Wacker Chemieis getting out of the business of making silicon wafers for the solarmarket to focus on producing silicon instead, the company saidWednesday.
The German company announced the move four months after it opened a new wafer factorywith its joint-venture partner Schott Solar. At the time, Wacker saidit intended to expand the wafer manufacturing capacity to reach 1gigawatt by 2012.
Wacker, which claims to be the world’s second largest siliconsupplier for the solar and chip markets, said it would ratherconcentrate on its core business of producing silicon. Schott Solarwould rather concentrate on making solar cells and assembling them intopanels.
Schott Solar would take over the wafer business from Wacker sincemost of the wafers already go to Schott Solar. The two companies formedthe joint venture, Wacker Schott Solar, in 2007.
Focusing on its core business makes sense at a time when demand forsilicon should remain strong over long term thanks governmentincentives in Europe, the United States and Asia are boosting solarenergy demand.
"I think it’s just a realization that the polysilicon business stillretains the potential for higher returns than wafers, and Wacker istherefore choosing to focus its energy and capital on its corebusiness," said Shyam Mehta, a senior analyst at GTM Research. "SinceWacker has no cell/module participation in the market, integration isof limited value to them anyways, compared to a cell/modulemanufacturer, for whom it provides lower inputs costs and improvedlogistics."
On the other hand, Wacker also needs to marshal its resources to navigate a downturn in the solar industry.
Some of its fellow silicon makers already have stumbled quite a bit (see Silicon Producer SilPro Teers on Bankruptcy and Hoku’s Dilemma: What Happens When Your Customers Can’t Pay?). Others are planning to expand their capacities (see Despite Solar Slump, Tokuyama Plans New Factory).
The prices of silicon have fallen quickly over the past year,prompted partly by the soft demand from project developers who couldn’tline up financing (see Contract Silicon Price Falls 50%, Close to Spot Price). Solar panel prices also have fallen by 30 percent to 40 percent over the past year, if not more.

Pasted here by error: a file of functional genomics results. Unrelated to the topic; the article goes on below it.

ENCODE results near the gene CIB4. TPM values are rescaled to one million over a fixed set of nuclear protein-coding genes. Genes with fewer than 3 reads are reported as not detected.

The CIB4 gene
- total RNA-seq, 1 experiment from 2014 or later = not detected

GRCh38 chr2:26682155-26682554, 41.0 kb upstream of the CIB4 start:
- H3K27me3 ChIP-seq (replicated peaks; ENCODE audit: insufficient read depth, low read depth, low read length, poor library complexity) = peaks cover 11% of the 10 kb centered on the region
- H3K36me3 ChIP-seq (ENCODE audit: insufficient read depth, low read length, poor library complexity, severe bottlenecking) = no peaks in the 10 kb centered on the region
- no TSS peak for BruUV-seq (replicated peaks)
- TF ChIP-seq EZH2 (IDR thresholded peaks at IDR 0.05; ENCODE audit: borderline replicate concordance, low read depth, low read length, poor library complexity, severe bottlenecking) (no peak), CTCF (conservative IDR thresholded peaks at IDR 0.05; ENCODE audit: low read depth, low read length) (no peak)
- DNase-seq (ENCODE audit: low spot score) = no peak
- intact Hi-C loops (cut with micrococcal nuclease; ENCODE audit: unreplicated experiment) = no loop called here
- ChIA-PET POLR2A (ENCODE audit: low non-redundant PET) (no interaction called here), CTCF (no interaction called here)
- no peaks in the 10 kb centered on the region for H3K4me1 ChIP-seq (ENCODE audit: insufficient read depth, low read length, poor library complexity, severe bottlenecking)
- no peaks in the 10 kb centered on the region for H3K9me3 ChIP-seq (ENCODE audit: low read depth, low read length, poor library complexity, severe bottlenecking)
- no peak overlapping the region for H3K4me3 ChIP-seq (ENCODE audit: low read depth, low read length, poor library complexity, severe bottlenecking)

Solar panel makers also boosted their production in 2008 to takeadvantage of a booming market in Spain, only to see the countryslashing its incentive program and the global financial market crumbleat around the same time in late 2008 (see Solar Panel Glut Could Last Until 2012, Says Report).
Since then, many manufacturers have sought to renegotiate their silicon contracts.
Wacker’s silicon division saw its sales increase to €269.1 millionin the second quarter of this year, from €194.2 million in the sameperiod in 2008.
But the second quarter figure fell short of the €315 million fromthe first quarter of 2009. Falling spot market pricing for the solarmarket was partly to blame, the company said.
Meanwhile, the Chinese government is taking steps to curb the expansion of the country’s silicon production to stem oversupply. The government recently issued a statementthat pointed to "redundant projects" in the silicon manufacturingsector and promised to fix that problem with measures such asrestricting companies’ access to capital and toughening environmentalrules.
The country’s silicon production apparently has boomed despite a big fall in solar energy equipment prices, reported the Wall Street Journal.
Image via Schott Solar.